Parker’s Sporlan Division’s team in Mauston, Wisconsin, have partnered with a local aviation club to help young people learn the foundations of flight.
With about 100 employees, the Mauston facility is a manufacturing site of the Sporlan Division, producing OEM industrial refrigeration valves. The facility’s Social Responsibility Team chooses a project or organization every year to support each of the team’s three core focus areas: STEM (science, technology, engineering and math) education; community need; and energy and water conservation.
As Quality Technician and Social Responsibility Team Member Shannyn Dodge explained, the team found a natural fit with their STEM focus in the local chapter of the Experimental Aircraft Association. The club promotes aviation education for all ages through public events and service projects. Lorna and Steve Mesner, both longtime Parker team members, are involved with the local EAA Chapter 1365, and have been supporting the chapter’s Fly-In/Drive-In on September 1 at the nearby Mauston New Lisbon-Union Airport for many years.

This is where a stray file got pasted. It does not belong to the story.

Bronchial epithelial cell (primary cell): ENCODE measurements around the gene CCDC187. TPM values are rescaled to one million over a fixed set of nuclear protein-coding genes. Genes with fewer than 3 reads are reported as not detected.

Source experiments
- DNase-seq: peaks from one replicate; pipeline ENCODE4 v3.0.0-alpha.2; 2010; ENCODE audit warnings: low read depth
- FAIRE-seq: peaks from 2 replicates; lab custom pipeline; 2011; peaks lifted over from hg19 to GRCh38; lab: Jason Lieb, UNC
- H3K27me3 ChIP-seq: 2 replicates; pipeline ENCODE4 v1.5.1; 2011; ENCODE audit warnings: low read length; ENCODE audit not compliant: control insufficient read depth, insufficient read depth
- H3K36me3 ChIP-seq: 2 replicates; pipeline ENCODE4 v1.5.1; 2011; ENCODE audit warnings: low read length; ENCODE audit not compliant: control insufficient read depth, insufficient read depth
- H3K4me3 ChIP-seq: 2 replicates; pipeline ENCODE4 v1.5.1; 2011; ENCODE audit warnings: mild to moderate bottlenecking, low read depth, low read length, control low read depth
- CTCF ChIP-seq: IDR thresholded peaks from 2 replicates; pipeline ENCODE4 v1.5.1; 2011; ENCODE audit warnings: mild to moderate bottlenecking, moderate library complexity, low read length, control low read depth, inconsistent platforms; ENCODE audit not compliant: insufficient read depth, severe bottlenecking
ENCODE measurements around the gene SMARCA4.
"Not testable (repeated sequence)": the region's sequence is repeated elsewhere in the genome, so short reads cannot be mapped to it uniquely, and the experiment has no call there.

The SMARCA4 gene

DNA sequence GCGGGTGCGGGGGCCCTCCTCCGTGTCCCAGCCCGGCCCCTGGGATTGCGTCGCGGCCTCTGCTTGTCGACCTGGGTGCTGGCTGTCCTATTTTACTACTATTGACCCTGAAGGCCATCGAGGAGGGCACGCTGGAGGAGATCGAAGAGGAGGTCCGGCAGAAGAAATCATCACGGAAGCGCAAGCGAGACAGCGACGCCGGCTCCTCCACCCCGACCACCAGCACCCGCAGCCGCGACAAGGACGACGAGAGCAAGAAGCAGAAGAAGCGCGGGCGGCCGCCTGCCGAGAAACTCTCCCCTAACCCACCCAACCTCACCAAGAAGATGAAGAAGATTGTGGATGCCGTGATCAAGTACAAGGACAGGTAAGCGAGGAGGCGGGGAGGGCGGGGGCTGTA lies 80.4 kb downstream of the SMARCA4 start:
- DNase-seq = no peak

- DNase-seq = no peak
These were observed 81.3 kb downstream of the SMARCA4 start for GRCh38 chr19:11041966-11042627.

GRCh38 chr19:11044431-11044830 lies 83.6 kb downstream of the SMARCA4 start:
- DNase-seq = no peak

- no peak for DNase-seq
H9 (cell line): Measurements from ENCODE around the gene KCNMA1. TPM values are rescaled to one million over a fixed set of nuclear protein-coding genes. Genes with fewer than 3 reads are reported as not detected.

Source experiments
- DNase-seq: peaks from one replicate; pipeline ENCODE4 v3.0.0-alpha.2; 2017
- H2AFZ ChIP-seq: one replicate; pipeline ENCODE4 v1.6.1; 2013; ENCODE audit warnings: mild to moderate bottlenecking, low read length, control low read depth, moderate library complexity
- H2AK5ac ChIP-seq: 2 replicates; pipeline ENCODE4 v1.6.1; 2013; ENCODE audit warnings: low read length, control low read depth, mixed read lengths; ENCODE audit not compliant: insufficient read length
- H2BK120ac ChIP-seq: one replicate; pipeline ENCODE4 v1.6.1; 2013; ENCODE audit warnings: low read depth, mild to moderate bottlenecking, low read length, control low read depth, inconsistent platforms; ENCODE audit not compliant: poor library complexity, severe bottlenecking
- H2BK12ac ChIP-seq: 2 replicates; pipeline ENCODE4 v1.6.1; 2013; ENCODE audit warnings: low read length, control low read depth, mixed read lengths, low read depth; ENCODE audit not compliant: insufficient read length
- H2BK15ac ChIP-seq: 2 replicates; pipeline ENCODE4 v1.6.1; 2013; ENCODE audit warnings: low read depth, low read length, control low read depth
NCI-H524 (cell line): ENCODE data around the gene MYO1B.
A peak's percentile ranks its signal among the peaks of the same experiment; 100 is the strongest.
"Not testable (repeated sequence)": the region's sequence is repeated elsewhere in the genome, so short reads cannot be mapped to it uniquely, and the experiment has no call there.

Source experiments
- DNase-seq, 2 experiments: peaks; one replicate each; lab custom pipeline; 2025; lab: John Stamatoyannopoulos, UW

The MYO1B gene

The Mesners have been instrumental in developing programs to help nurture a passion for aviation among children and teens, so they reached out to their team members at Parker for support in hosting a Kids’ Hangar at the annual event.
“We’ve been helping with the Fly-In for years. And I developed the idea of the Kids’ Hangar to give children something to do at the event that would help spark their interest in aviation. It started as a coloring contest and paper airplane contest, but has grown to include science demonstrations, model airplane builds and a scavenger hunt. The Fly-In is an all-hands-on-deck event for the members of the club, and what we needed to make the Kids’ Hangar a success was volunteers.” Lorna Mesner
The Parker team held a fundraiser lunch at the Mauston facility to purchase model airplane supplies for the Kids’ Hangar, and team members volunteered at the event, where they helped 80 children build and paint intricate model planes and guided them through a scavenger hunt that highlighted a number of aviation-themed science concepts like lift and temperature.
“Our team loved working the Kids’ Hangar. It was great to see the kids’ eyes light up as they turned a pile of little parts into a plane, or to learn about temperature change and how airplane wings work as they made their way through the scavenger hunt.” Shannyn Dodge